Active Stocks
Tue Nov 28 2023 15:55:00
  1. Tata Steel share price
  2. 126.85 0.75%
  1. Tata Motors share price
  2. 697.6 3.56%
  1. Power Grid Corporation Of India share price
  2. 210.15 -0.19%
  1. ICICI Bank share price
  2. 926.05 -0.33%
  1. State Bank Of India share price
  2. 564.55 0.76%
Business News/ Industry / Infotech/  Worldwide shipments of 3D Printers to grow 49% in 2013
Back Back

Worldwide shipments of 3D Printers to grow 49% in 2013

Research firm Gartner says 3D printing has huge potential in India, which has seen the emergence of local manufacturers

3D printers deposit layer on layer of a specific material to print goods. They have been used to make even a real firearm. Photo: Emmanuel Dunand/ AFPPremium
3D printers deposit layer on layer of a specific material to print goods. They have been used to make even a real firearm. Photo: Emmanuel Dunand/ AFP

Mumbai: In the past 12 months, India has seen a transformation in the three-dimensional, or 3D, printing industry with the emergence of local 3D printer manufacturers, according to a new report by research firm Gartner Inc.

3D printing can be extensively used in India because the country has a diverse and growing manufacturing industry that supports a wide range of markets and leverages strong research and development (R&D) capabilities that are in-country, said the report released on Wednesday.

It added that the potential for cost and time savings, greater capabilities and improved performance could drive the market.

“The country has a very vibrant ‘maker’ community, and many new entrants and hobbyists are developing 3D printer variations based on the open source RepRap initiative,“ said Zalak Shah, research analyst at Gartner.

“In a developing country like India, 3D printing has huge potential and exciting opportunities which are being explored, like remote printing of products and recycling of household plastic waste for feeding the printers."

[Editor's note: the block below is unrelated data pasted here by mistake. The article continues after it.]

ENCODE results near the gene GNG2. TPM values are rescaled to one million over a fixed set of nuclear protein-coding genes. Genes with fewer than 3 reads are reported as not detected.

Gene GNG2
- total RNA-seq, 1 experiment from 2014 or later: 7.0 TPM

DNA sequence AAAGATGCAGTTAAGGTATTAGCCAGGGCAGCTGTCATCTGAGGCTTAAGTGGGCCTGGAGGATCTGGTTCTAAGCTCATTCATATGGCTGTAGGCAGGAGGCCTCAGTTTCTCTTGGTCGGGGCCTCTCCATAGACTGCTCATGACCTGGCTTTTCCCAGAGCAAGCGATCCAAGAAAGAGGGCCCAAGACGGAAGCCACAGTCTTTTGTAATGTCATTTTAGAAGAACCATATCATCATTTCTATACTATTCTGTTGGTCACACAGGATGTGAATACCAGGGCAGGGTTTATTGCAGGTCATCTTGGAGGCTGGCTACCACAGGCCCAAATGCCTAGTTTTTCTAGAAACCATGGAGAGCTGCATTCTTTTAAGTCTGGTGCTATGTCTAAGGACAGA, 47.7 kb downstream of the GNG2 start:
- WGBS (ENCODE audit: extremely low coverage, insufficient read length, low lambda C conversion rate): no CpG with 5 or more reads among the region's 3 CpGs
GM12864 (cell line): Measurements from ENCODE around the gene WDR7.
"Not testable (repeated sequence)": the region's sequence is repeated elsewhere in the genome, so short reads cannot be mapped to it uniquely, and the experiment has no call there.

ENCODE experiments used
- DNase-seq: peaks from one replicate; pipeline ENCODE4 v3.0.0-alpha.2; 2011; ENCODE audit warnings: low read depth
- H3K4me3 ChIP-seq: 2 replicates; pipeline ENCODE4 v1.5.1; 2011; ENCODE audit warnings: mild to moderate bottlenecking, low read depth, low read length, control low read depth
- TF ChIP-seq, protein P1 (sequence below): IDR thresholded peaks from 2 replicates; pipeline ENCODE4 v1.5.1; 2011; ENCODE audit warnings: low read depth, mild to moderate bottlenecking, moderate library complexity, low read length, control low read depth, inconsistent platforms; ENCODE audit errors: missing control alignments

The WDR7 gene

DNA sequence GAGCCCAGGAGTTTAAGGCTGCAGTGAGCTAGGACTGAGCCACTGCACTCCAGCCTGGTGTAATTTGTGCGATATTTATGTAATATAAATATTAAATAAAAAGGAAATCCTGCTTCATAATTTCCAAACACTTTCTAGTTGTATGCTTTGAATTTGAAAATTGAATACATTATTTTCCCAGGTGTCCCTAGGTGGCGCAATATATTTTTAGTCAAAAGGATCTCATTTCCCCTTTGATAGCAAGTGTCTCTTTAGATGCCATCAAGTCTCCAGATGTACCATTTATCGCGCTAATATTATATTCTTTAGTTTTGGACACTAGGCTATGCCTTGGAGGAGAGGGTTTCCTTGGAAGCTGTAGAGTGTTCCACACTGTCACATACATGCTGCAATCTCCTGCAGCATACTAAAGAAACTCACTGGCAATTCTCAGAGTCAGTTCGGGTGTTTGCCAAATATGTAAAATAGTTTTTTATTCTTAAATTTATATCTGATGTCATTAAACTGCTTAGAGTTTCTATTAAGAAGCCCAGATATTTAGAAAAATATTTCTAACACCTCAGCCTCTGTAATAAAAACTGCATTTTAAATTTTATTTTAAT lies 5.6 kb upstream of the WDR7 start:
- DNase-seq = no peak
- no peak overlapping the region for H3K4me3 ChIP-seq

The report also forecast worldwide shipments of 3D printers priced less than $100,000 to grow 49% in 2013 to reach a total of 56,507 units.

3D printers deposit layer on layer of a specific material to print goods. They have been used to make even a real firearm and not just that—jewellery, toothbrushes, football boots, racing car parts, aeroplanes, houses and custom-designed cakes—thus promising to change the way we manufacture goods and do business.

In February, an 83-year-old woman became the first person to get a 3D printer-created jaw, simply taking forward the 3D printing story that has been around for around a decade but has been making waves for the last two years.

Made from titanium powder, heated and built-up in layers in a 3D printer, the lower jaw of the woman was given a bioceramic coating. The implant was designed and built by LayerWise—a Belgian metal parts manufacturer which maintains that 3D printing could reduce costs of medical treatment, since operations would be quicker and recovery time shorter.

And it was only in July 2102 that engineers at the University of Southampton emulated the Wright brothers and printed an aircraft. The engineers, according to an institute release, designed and flew the world’s first ‘printed’ aircraft, “which could revolutionize the economics of aircraft design".

The Southampton University Laser Sintered Aircraft (SULSA) plane is an unmanned aerial vehicle (UAV) whose entire structure has been printed, including the wings, integral control surfaces and access hatches. SULSA is part of the engineering and physical sciences research council-funded DECODE project, which is employing the use of manufacturing techniques such as laser sintering, to demonstrate their use in the design of UAVs.